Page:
Another example was the Yandex.Taxi/Vezet case,60 in which FAS Russia made a decision to reject Yandex.Taxi's application for the acquisition of assets of the Vezet Group companies because of the analysis of data from digital taxi aggregators and taxi fleets with their own control rooms conducted by FAS Russia in 2019–2020 with the involvement of its regional departments throughout Russia. According to FAS Russia, the combined market share of the Yandex.Taxi and Vezet Group companies in the taxi aggregator market in Russia would be 70 per cent, while in 19 regions of Russia this market share would be over 80 per cent, and in 32 other regions over 50 per cent.

To address the practical challenges of enforcement practice, FAS Russia has prepared the fifth anti-monopoly package and discussed probable amendments. This package of amendments provides new criteria to trigger the merger control clearance of a transaction, legal grounds for prolongation and suspension of the review periods, as well as other important changes in the Russian merger control regime.

In particular, the following initiatives for merger control regulation have been put forward:

  1. transaction volumes exceeding 7 billion roubles (approximately €100 million or US$113 million) as an additional threshold triggering merger control clearance. This would allow FAS Russia to control transactions by small market participants with significant digital assets and intellectual property rights that may affect competition;
  2. new powers for FAS Russia to prolong the review period up to the term established by the Russian government for complicated transactions, subject to government consent, and to suspend the review period to allow an expert opinion to be provided;
  3. an opportunity for parties to a transaction to suggest commitments61 for consideration by FAS Russia;
  4. the introduction of 'trustees' (analogous to European trustees) as authorised third-party monitors to ensure efficient implementation of FAS Russia's preliminary conditions, prescriptions or remedies;62 and
  5. the introduction of a 'finding of fact' initiative and hearings for merger control cases (currently used only in cases of competition law violations).

At present, the fifth anti-monopoly package has yet to be adopted; however, some of the amendments suggested have already been tested in practice.

It is also important to emphasise that FAS Russia intends to improve the quality of its decisions by conducting market analysis and more in-depth reviews of almost all transactions. This is only an internal initiative by FAS Russia, but it has already been observed in practice and could potentially affect the length of time taken for consideration of some transactions.


Footnotes

1 Vassily Rudomino is a senior partner, Ksenia Tarkhova and Ruslana Karimova are senior associates, Roman Vedernikov is an associate and Anastasia Kayukova is a senior attorney at ALRUD.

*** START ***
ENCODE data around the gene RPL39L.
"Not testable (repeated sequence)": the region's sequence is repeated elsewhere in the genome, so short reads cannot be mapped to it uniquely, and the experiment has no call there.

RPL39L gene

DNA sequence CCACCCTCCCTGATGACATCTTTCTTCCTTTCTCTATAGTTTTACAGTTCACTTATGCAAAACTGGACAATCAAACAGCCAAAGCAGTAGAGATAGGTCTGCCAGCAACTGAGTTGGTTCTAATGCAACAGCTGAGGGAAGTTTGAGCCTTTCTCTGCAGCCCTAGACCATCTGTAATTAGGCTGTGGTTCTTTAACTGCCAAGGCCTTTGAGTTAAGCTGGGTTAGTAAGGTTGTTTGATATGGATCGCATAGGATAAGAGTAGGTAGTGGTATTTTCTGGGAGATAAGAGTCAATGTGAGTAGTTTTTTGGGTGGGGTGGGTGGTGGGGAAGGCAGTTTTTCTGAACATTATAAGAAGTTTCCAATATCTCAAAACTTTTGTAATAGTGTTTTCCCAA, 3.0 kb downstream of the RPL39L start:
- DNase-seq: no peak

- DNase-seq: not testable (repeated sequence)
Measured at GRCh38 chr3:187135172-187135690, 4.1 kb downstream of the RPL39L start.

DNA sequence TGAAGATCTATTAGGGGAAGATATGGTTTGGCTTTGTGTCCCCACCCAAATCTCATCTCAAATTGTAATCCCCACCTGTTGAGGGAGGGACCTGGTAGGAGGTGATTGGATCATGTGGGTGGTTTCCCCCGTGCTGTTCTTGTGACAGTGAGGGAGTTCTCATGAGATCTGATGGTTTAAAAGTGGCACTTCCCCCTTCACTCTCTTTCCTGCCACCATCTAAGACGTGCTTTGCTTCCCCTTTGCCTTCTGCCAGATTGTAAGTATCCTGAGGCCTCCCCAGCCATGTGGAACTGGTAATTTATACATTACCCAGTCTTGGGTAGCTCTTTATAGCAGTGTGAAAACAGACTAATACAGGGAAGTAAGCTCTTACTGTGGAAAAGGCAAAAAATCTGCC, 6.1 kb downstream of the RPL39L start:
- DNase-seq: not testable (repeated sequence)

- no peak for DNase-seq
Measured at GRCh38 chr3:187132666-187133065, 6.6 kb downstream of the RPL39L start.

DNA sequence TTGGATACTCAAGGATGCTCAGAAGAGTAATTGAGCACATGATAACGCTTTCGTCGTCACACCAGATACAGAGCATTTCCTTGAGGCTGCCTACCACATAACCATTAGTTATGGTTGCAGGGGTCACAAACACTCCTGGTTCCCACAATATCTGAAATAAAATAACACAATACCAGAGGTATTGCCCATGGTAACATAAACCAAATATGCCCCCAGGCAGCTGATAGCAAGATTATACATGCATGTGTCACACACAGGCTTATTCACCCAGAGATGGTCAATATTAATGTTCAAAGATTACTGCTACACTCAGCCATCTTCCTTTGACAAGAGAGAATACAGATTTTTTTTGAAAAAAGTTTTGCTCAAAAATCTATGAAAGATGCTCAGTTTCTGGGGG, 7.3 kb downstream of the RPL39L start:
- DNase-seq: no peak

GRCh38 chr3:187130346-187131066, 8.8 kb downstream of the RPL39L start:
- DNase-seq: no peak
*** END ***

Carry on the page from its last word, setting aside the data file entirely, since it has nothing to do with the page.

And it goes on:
2 Information from the official website of the Russian Federal Statistics Service, at www.gks.ru/.

3 Statistics available from the official website of the Central Bank (in Russian), at http://www.cbr.ru/statistics/.

4 Information from the official website of the Central Bank, at www.cbr.ru/statistics/?Prtid=svs. The Central Bank (rather than the Russian Federal Statistics Service) is currently responsible for analysis of the investment climate in Russia and for the preparation of statistics reports.

5 Federal Law No. 160-FZ on Foreign Investments in the Russian Federation, dated 9 July 1999.

6 Federal Law No. 57-FZ on Procedures for Foreign Investments in Companies of Strategic Importance for National Security and Defence, dated 29 April 2008.

7 For instance, Decree No. 838 of the Government of the Russian Federation on Approval of Rules for Preliminary Approval of Transactions and Coordination of Establishment of Control of Foreign Investors or Groups of Persons including Foreign Investors, over Business Entities of Strategic Importance for National Security and Defence, dated 17 October 2009, and Decree No. 795 of the Government of the Russian Federation on Approval of Rules for Submission by Foreign Investors or Groups of Persons Including Foreign Investors of Information on Transactions with Shares (Participatory Shares) Constituting the Authorised Capital of Business Entities of Strategic Importance for National Security and Defence, dated 27 October 2008.

8 Federal Law No. 155-FZ on Amendments to Article 5 of the Federal Law on Privatisation of State and Municipal Property and the Federal Law on Procedures for Foreign Investments in Companies of Strategic Importance for National Security and Defence, dated and published on 1 July 2017.

9 Federal Law No. 165-FZ on Amendments to Article 6 of the Federal Law on Foreign Investments in the Russian Federation and the Federal Law on Procedures for Foreign Investments in Companies Having Strategic Importance for National Security and Defence, dated 18 July 2017.

10 Federal Law No. 122-FZ on Amendment of Some Laws of the Russian Federation Changing the Definition of 'Foreign Investor'.

11 Decree No. 1456 of the Government of the Russian Federation on Approval of Rules for the Provision by Foreign Legal Entities, Foreign Organisations That Are Not Legal Entities, and Organisations Under Their Control, to the Federal Executive Body Responsible for Implementation of the Functions on Control over Foreign Investments in the Russian Federation, of the Information on Its Beneficiaries, Beneficial Owners and Controlling Persons, dated 1 December 2018.

12 Decree No. 1691/19 of FAS Russia on Approval of the Administrative Regulations of the Federal Antimonopoly Service for the Provision of Public Services for the Consideration of FAS Russia of Information Submitted by Foreign Legal Entities, Foreign Organisations That Are Not Legal Entities, and Organisations Under Their Control, about Their Beneficiaries, Beneficial Owners and Controlling Persons, dated 18 December 2019.